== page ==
The West One Bridging Index report found that gross annualised lending increased from £4.3bn in June to exceed the peak of 2016’s pre-EU referendum high of £4.4bn, with the figure up 10% on the same period in 2016.
What do we expect to see from the bridging market in 2018?
Richard Tugwell, director at Together, said: “The Intermediary Mortgage Lenders Association (IMLA) described in its October white paper a ‘rebirth’ for the specialist lending market, following its impressive growth, particularly in the bridging finance sector.
“We fully expect this situation to continue throughout 2018, as high street finance providers shuffle their propositions, meaning an even greater number of borrowers will be unable to access the short-term funding they need.
“This growing demand will provide greater opportunities for specialist lenders like Together to highlight a more tailored service – relying on personal decisions, rather than a computerised approach – to deliver the best outcome for the customer.
“In 2018, we will be forging even stronger relationships with brokers so that – as rates start to move and customers’ deals come to an end – we will be able to help even more who are looking for bridging finance, but who may not fit mainstream criteria.”
Paresh Raja, CEO at Market Financial Solutions, believed that 2018 represented a significant opportunity for bridging to further establish itself as an attractive funding option.
“As clarification is obtained as to what Brexit will mean for the UK, it is foreseeable that greater confidence will return to investors.
“Subsequently, as 2018 progresses, the housing industry could once again return to more substantial patterns of growth, which may spark a rise in real estate investment [and], therefore, bridging demand.
“Apart from the South East and London areas, demand for bridging will also rise in other cities such as Manchester, Liverpool, Leeds and Birmingham, which continued to perform extremely well in 2017 and property investors will continue to tap into this sustainable growth.”
Gavin Diamond, commercial director of bridging at United Trust Bank (UTB), added: “The bridging market continues to go from strength to strength, with UTB seeing a record number of cases in 2017.
“2018 is already off to a busy start and there’s nothing to suggest there will be any let up in activity in the short-to-medium term at least.”
Jonathan Sealey, CEO at Hope Capital, believed that flexibility would be key for bridging this year and there was no room in the market for the ‘one-size-fits-all’ approach.
“Lenders need to be flexible and treat every borrower in accordance with their individual needs.
“The prospects for lenders from developers seeking finance will increase as the government moves on its plans to get the country building.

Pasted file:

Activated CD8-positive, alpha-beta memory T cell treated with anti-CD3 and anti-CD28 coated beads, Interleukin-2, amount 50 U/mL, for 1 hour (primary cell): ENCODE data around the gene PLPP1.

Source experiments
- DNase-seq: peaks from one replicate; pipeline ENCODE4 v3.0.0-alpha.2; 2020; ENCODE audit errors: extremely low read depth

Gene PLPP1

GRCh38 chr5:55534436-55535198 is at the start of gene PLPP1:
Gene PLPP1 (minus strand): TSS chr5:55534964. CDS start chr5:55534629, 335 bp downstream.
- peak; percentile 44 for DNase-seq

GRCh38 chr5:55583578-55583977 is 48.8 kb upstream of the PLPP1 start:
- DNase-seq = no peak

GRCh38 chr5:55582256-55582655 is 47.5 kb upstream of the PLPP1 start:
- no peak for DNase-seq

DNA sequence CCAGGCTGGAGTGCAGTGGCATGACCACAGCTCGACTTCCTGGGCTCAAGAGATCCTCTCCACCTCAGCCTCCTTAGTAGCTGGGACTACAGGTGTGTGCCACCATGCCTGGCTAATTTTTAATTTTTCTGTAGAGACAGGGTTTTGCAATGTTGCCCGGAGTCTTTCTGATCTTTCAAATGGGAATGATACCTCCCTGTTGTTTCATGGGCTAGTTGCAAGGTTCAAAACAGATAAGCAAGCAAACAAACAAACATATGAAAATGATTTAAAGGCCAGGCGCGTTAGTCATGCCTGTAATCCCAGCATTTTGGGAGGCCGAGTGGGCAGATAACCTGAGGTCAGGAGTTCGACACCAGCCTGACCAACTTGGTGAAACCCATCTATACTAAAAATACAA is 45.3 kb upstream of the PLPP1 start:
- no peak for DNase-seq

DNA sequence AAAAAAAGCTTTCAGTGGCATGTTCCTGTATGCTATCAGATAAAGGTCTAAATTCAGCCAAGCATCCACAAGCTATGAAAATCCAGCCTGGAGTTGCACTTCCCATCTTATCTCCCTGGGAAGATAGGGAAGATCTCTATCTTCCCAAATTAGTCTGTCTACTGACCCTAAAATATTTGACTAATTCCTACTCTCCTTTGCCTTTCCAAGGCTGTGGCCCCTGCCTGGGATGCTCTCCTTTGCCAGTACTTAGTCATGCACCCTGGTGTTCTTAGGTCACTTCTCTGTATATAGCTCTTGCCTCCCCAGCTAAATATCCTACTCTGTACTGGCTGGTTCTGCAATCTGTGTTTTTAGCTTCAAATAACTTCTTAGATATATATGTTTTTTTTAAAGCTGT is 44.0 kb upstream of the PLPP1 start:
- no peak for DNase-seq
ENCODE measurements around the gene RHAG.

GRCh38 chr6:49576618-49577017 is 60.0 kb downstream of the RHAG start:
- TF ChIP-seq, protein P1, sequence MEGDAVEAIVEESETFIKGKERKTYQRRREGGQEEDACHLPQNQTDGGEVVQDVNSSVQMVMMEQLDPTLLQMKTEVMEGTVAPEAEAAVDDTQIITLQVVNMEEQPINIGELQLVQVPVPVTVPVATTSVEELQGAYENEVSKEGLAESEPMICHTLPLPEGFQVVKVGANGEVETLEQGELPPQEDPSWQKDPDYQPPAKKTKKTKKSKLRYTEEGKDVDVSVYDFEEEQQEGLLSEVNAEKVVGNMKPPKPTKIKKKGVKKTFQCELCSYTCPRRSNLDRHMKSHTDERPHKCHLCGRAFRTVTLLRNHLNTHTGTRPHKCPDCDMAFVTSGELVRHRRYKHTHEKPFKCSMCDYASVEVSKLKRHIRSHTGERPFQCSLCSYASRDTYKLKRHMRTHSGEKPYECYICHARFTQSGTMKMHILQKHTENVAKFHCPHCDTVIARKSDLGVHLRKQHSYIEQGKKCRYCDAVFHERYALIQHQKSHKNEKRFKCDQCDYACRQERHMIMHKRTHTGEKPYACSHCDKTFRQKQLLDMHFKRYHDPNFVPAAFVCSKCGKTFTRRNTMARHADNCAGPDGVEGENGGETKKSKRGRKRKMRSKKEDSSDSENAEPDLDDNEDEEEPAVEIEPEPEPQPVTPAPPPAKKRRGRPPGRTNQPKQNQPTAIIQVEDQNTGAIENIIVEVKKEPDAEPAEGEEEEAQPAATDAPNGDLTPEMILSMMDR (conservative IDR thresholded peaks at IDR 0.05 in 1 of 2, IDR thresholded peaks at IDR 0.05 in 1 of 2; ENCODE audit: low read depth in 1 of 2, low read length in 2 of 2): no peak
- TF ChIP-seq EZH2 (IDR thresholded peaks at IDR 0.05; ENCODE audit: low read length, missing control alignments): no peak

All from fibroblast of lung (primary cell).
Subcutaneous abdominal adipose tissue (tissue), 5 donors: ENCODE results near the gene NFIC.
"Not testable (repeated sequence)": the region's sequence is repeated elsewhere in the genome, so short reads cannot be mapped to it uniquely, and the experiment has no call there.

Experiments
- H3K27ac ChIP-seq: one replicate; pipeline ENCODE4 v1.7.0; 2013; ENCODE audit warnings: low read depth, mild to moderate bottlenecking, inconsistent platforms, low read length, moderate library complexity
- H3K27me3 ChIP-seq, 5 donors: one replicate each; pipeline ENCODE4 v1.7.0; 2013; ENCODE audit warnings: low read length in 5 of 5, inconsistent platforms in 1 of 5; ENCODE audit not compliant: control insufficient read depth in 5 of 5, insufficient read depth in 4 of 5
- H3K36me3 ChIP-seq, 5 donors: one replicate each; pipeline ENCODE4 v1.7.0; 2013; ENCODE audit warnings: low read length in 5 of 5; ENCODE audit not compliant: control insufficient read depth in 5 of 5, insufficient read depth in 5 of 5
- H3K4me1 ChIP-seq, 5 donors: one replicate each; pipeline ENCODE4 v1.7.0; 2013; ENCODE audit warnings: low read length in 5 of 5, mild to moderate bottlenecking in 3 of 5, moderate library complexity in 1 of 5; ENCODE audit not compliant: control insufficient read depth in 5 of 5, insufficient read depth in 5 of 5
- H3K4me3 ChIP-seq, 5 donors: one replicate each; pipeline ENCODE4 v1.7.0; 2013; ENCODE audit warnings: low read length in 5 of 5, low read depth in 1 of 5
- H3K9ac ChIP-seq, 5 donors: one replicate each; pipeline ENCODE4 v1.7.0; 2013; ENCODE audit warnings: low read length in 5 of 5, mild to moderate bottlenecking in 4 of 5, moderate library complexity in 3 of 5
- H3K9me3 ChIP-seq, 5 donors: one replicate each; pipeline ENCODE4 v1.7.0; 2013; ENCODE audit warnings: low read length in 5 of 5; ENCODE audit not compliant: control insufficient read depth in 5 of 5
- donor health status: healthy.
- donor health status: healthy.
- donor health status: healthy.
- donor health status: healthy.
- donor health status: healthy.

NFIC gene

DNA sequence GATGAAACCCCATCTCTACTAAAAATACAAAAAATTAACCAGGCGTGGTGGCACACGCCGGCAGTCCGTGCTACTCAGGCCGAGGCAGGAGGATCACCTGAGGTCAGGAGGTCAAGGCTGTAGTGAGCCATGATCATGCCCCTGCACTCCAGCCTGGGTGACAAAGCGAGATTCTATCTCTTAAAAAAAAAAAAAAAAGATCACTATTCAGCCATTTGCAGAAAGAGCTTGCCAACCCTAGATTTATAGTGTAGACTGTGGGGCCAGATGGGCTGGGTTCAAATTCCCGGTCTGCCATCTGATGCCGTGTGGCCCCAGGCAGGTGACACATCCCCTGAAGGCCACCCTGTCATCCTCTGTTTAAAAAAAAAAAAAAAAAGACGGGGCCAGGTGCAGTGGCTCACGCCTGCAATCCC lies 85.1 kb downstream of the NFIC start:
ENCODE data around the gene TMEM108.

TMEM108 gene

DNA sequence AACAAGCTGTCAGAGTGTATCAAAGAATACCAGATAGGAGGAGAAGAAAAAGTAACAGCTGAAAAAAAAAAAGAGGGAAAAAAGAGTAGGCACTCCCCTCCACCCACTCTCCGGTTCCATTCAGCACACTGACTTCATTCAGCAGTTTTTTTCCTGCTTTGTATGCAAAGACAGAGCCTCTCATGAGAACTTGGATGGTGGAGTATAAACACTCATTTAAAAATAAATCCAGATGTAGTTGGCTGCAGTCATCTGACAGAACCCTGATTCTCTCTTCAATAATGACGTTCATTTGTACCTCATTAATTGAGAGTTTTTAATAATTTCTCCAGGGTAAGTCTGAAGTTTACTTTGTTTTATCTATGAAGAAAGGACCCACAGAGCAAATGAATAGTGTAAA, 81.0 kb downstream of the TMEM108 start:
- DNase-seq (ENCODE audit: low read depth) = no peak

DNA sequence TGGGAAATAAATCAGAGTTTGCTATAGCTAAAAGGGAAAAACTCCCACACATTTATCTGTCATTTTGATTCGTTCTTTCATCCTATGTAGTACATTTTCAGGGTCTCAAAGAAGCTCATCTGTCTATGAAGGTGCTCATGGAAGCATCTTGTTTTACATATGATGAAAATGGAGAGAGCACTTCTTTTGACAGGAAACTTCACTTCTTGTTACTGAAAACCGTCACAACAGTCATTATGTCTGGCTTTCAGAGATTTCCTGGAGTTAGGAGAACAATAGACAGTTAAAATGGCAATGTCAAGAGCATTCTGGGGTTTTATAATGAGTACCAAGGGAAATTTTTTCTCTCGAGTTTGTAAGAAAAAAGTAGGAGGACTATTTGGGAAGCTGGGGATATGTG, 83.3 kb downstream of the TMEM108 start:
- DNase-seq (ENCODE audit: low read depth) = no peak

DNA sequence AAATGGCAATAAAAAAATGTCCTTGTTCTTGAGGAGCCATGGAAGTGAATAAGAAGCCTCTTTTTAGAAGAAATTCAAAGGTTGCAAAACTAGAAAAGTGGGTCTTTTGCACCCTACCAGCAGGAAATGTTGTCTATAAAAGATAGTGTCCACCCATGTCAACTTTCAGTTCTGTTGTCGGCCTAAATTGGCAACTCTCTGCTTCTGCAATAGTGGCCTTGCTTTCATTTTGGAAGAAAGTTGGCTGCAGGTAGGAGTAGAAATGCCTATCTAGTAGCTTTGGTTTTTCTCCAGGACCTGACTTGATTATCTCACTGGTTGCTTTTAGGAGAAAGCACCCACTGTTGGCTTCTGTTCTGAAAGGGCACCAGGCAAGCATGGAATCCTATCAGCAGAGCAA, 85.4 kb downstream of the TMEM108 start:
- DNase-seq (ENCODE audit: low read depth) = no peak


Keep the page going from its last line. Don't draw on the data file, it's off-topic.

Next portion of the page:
“The land that has been sitting waiting for development will have to [be] built upon, which means developers may need funding sooner than they might have initially thought.
“Short-term finance could come into its own to give developers room to move from one project to another.
“We saw an increase in applications at the end of 2017 for loans for renovation and refurbishment.
“This is a trend that I can see continuing this year as more people – especially landlords – look to improve their current position and increase the value of their existing properties.”
Narinder Khattoare, CEO at Kuflink Bridging, commented: “The bridging market is coming off a hugely successful 2017 and pipeline business going into January is the best that we at Kuflink have ever seen.
“Certainly, industry figures from a variety of sources show the continuing growth of the sector and I expect that trend to continue in 2018.
“Development and refurbishment loans will be growth areas this year and with the news in the cabinet reshuffle that housing – and by extension the property market – is now represented at cabinet level, I am confident that the chancellor’s plan to make housebuilding a priority will actually bear fruit.
“This can only lead to greater opportunities for advisers with clients associated with the building trade over the next few years.”
Allegra Penny, relationship manager at Funding 365, also expected the bridging market to continue its growth in 2018.
“I predict continued growth in investment outside of London as stamp duty continues to bite, but I would imagine this would be at a slow rate.
“Now we have moved into the second phase of Brexit, there is still much uncertainty and until we know more, this will continue to have an adverse impact on the property market.
“Finally, moving into 2018, I think we will see continued innovation and competitive offerings within the industry and at Funding 365.”
Source: Bridging and Commercial